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Cotino is a “Storyliving by Disney™ community” in the greater Palm Springs area. “Parks, pathways and a promenade will reflect the imagination of Disney Imagineering.”

Discussion  8 comments

Broccoli of Doom

Without enough context (only just browsed the website briefly) I'm actually intrigued by this. Only because EPCOT is by far my favorite of the Disney parks and it was originally intended to be a model for the community of the future and the kid in me still wants to live at Disney World even through the rational adult in me continues inexorably down my path of disillusionment. The cognitive dissonance is strong in this one.


EPCOT was supposed to be a fully functioning city, with jobs, public transport, and public spaces. This is an exclusive, car-centric, gated residential development like the million others that exist in the desert. It is nothing more than a branded living experience for Disney adults. It does nothing to move the needle on the car culture that has paved the desert, creating viscious heat and soul-killing strip mall suburbia. It does nothing to provide housing for the service workers that have been priced out of the desert communities. You can also see this in Celebration, FL, where Disney started out with grand ambitions to create a walkable town and then threw all that out the window by extending the town into faceless sprawl.

Jason Heiss

I was intrigued when this was first announced a couple of years ago, but I get the impression that Disney is actually doing very little here except some light storytelling and letting the developer slap their name on it.

There is a footnote that says "Residential community is Disney branded and managed", but everything else I've read implies that Disney won't have anything to do with ongoing management. The closest I see to ongoing Disney involvement is that the Artisan Club (optional, with an extra membership fee) will have "Curated Disney signature events, performances, and seasonal celebrations from time to time". If the best your marketing site can promise is "from time to time" I don't have high hopes.

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Rex Sorgatz Edited

Remember when Kendall told the world that Waystar Royco was building a residential community? I remember.

Andrew Lilja

This isn't the first planned community from Disney or even the second. Of course, Celebration had some very non-Disney things happen in it.

I'm fascinated by the very broad overlap between master-planned communities and the new urbanists. I think it was this recent post that clarified the difference for me. Master-planned communities are attempts to privatize walkable, 15-minute cities with good public transport. Urbanists attempt to plan cities that with services and design that's available to everyone. The Disney stuff feels yucky because it's all stuff we want, we know other people have, and we know we shouldn't have to pay extra for to get.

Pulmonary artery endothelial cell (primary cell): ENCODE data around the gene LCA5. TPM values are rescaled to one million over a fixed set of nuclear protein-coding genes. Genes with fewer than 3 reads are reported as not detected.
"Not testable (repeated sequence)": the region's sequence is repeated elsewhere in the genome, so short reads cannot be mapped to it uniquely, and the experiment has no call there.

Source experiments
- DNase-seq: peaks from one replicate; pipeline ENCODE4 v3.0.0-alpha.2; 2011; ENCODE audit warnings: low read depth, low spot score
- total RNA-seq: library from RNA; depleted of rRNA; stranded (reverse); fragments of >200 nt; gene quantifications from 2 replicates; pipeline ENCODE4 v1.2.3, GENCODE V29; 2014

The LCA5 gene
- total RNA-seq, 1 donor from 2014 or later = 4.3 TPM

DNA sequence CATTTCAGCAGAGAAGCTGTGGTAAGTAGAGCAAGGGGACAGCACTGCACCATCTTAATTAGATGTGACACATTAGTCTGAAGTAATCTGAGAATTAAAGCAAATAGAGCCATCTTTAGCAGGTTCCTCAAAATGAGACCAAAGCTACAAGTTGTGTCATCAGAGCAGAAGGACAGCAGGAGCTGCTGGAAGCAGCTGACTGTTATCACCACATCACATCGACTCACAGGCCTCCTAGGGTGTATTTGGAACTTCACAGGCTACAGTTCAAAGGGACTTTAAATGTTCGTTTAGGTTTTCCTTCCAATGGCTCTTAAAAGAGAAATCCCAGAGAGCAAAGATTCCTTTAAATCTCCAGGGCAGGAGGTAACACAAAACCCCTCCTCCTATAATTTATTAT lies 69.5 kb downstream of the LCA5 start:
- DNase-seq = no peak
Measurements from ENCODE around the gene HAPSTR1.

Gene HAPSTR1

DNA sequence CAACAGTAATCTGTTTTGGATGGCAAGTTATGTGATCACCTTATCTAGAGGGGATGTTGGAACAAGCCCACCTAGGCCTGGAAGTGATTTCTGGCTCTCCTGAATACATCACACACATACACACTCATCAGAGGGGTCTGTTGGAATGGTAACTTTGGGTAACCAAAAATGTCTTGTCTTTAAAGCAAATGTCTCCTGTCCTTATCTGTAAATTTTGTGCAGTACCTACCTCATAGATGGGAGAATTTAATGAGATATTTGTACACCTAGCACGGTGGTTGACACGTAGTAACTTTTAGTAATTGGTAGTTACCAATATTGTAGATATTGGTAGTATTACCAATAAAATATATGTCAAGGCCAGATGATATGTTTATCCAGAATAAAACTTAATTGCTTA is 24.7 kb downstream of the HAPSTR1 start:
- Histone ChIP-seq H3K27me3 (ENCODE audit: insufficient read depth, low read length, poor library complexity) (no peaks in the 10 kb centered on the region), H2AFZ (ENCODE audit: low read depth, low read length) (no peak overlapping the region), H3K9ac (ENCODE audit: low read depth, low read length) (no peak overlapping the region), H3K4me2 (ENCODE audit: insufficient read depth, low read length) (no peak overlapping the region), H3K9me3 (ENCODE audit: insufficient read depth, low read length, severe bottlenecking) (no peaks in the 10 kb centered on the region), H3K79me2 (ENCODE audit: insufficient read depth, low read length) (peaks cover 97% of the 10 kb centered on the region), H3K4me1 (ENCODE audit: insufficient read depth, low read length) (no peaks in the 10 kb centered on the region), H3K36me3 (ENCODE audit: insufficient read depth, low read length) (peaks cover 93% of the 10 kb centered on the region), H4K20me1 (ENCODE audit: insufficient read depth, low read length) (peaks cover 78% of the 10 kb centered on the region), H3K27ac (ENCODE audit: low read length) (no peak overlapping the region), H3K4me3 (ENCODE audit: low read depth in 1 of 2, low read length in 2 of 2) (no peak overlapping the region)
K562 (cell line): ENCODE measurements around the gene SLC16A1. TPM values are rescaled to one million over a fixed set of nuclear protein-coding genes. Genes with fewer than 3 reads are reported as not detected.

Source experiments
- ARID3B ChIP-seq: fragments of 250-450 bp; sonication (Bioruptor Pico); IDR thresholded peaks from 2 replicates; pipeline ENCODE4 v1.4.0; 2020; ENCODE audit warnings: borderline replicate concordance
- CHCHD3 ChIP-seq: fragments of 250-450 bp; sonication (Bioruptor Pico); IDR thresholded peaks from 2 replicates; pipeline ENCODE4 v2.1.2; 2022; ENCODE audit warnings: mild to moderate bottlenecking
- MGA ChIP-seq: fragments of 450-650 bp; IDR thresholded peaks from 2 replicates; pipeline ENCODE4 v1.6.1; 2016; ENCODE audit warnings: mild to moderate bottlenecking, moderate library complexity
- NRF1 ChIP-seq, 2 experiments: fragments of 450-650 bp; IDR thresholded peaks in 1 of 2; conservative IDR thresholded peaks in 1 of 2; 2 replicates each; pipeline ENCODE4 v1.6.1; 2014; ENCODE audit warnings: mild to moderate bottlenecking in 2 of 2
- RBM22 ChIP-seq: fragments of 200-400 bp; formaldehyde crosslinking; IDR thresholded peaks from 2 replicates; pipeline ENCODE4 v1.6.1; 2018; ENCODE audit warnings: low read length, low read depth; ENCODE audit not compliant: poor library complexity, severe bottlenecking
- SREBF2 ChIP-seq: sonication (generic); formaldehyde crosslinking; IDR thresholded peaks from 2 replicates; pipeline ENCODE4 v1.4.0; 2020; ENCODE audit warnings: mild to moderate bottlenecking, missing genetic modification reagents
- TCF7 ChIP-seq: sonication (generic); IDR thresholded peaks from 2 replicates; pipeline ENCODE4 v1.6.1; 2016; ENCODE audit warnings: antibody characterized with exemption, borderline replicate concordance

Stephanie A-H

I've lived most of my adult live in college/university towns and I'm convinced that this is what master-planned communities are trying to emulate. Think about it: a mix of interesting people without worry that you won't fit in (the residency time to be a "local" in our town is like 16 months), lots of amenities and a healthy economy thanks to all those undergrads/visitors spending money, plenty of arts events that are cheap or near free.

Mind you, this is HEAVILY subsidized by federal/state/local taxes. It's super hard to pull off if you're paying out of pocket for this.

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Michelle Lee

This particular community feels like a caricature of itself, but there are some interesting planned, walkable, more diverse communities around the world. The ones outside the US are already starting from a car-light(er) culture than American ones and probably have less of an uphill battle. Brandevoort in the Netherlands, for example, just reuses a lot of the local design patterns that already work! It's laid out around a central fort following a 17th century design, connected by trains, mixed use, etc. Devon Zugel wrote a nice roundup of startup cities from Arizona to Honduras.

Wayne Bremser

related, a few years ago New Yorker had a good, long piece profiling the Margaritaville retirement planned community. In both cases there's a cultural aspect related to the brands that attract a certain demographic, which the NYer piece goes into.

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